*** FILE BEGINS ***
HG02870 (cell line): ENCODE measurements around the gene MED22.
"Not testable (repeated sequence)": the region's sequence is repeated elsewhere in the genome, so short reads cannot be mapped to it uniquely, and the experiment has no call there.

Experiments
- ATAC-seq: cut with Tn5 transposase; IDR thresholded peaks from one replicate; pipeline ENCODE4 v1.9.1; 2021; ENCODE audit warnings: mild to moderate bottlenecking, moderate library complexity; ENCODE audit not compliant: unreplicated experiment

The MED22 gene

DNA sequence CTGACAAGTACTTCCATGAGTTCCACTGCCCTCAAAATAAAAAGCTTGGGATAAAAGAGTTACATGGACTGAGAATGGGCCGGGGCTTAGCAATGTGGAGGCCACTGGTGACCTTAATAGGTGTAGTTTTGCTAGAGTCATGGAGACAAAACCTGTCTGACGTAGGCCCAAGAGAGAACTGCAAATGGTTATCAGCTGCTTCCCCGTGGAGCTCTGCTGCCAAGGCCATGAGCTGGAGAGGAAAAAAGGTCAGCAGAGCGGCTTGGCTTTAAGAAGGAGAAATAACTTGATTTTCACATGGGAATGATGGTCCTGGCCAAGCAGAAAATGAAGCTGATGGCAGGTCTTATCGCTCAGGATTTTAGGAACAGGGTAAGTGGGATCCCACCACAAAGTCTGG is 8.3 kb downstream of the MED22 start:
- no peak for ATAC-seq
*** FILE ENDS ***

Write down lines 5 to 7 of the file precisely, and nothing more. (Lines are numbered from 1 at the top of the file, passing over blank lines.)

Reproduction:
The MED22 gene

DNA sequence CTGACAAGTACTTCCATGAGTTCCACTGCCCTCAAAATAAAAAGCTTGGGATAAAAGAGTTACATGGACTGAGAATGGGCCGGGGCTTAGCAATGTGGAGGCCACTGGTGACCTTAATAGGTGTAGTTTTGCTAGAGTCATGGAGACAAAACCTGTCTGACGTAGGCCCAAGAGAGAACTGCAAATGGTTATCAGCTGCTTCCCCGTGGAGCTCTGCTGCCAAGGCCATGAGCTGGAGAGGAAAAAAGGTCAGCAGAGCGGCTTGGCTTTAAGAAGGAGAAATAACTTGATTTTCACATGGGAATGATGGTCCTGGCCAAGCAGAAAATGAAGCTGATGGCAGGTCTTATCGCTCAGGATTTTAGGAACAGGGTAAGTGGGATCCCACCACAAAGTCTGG is 8.3 kb downstream of the MED22 start:
- no peak for ATAC-seq